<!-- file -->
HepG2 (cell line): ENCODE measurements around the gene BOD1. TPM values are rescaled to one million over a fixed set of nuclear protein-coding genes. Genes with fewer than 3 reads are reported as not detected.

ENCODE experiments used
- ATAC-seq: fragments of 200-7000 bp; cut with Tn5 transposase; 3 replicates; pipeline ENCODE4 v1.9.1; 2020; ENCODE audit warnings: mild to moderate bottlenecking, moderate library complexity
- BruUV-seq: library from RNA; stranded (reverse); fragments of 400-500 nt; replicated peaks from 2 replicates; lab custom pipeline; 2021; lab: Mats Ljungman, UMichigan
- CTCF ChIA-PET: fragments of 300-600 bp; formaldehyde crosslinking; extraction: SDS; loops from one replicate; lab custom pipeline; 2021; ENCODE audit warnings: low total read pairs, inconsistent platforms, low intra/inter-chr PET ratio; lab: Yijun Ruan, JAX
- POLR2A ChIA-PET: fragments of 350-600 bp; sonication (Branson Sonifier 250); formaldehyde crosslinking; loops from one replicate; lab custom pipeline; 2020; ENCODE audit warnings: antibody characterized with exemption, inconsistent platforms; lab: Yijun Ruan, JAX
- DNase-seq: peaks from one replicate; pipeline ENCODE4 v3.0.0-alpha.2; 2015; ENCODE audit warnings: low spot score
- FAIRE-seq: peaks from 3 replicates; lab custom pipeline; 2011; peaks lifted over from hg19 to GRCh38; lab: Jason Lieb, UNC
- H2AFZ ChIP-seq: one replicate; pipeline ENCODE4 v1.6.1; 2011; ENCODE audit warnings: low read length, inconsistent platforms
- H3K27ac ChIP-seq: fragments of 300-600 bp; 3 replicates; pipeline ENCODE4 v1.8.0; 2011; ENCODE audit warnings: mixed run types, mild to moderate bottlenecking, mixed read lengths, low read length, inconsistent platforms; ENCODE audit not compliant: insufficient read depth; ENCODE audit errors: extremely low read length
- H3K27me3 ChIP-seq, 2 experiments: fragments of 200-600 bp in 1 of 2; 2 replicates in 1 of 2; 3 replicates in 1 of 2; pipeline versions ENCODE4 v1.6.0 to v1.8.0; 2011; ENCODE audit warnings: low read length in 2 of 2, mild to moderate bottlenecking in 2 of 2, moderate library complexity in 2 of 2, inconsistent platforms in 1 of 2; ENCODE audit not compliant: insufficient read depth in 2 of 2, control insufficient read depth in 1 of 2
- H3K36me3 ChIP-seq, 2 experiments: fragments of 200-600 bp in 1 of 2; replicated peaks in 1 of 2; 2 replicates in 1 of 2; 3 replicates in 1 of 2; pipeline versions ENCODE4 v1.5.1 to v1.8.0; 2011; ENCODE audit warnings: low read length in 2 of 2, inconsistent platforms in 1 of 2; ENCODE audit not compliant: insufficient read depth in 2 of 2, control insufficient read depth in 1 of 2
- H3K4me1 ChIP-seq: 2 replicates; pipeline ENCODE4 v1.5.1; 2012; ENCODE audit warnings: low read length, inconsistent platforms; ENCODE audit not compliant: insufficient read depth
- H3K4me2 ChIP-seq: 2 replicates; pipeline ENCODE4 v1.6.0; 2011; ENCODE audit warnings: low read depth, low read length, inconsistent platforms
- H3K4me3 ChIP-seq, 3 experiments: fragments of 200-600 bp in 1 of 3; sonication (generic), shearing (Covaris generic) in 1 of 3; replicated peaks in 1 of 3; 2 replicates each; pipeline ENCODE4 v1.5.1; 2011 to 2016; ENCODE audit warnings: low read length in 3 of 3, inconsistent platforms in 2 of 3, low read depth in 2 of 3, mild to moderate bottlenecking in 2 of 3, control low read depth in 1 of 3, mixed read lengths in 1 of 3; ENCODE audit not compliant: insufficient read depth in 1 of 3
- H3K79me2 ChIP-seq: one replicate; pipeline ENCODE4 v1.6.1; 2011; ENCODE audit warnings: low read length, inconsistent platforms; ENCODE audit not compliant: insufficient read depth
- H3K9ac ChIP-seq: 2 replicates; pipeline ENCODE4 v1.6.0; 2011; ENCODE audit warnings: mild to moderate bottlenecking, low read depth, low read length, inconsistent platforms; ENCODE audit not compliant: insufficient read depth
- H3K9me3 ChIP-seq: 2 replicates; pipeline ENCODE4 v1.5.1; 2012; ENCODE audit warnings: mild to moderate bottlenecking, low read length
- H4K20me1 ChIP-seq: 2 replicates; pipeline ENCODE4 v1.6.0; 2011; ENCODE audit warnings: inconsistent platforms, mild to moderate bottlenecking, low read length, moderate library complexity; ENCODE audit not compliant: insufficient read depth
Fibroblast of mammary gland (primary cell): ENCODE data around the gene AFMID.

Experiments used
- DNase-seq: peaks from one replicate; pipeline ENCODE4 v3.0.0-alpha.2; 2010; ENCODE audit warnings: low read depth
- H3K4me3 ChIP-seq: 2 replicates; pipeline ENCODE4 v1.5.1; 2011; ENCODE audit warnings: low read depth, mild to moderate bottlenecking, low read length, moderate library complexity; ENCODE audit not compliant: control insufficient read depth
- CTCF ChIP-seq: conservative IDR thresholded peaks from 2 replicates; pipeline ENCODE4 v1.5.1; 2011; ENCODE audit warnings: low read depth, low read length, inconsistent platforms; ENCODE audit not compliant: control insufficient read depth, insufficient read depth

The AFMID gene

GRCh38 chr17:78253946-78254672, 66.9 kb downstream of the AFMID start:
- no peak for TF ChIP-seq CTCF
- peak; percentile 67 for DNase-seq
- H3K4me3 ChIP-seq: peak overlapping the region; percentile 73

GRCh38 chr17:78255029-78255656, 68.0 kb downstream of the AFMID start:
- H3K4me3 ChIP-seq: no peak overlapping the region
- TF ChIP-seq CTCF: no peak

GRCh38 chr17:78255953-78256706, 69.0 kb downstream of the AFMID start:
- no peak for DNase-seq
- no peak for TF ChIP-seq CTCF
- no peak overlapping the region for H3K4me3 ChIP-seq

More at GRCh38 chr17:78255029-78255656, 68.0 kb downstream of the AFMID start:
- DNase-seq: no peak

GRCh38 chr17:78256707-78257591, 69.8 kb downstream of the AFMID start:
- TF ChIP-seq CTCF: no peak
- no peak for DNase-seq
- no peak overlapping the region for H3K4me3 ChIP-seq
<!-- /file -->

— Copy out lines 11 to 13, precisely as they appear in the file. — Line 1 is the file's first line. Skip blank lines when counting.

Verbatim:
- H3K27me3 ChIP-seq, 2 experiments: fragments of 200-600 bp in 1 of 2; 2 replicates in 1 of 2; 3 replicates in 1 of 2; pipeline versions ENCODE4 v1.6.0 to v1.8.0; 2011; ENCODE audit warnings: low read length in 2 of 2, mild to moderate bottlenecking in 2 of 2, moderate library complexity in 2 of 2, inconsistent platforms in 1 of 2; ENCODE audit not compliant: insufficient read depth in 2 of 2, control insufficient read depth in 1 of 2
- H3K36me3 ChIP-seq, 2 experiments: fragments of 200-600 bp in 1 of 2; replicated peaks in 1 of 2; 2 replicates in 1 of 2; 3 replicates in 1 of 2; pipeline versions ENCODE4 v1.5.1 to v1.8.0; 2011; ENCODE audit warnings: low read length in 2 of 2, inconsistent platforms in 1 of 2; ENCODE audit not compliant: insufficient read depth in 2 of 2, control insufficient read depth in 1 of 2
- H3K4me1 ChIP-seq: 2 replicates; pipeline ENCODE4 v1.5.1; 2012; ENCODE audit warnings: low read length, inconsistent platforms; ENCODE audit not compliant: insufficient read depth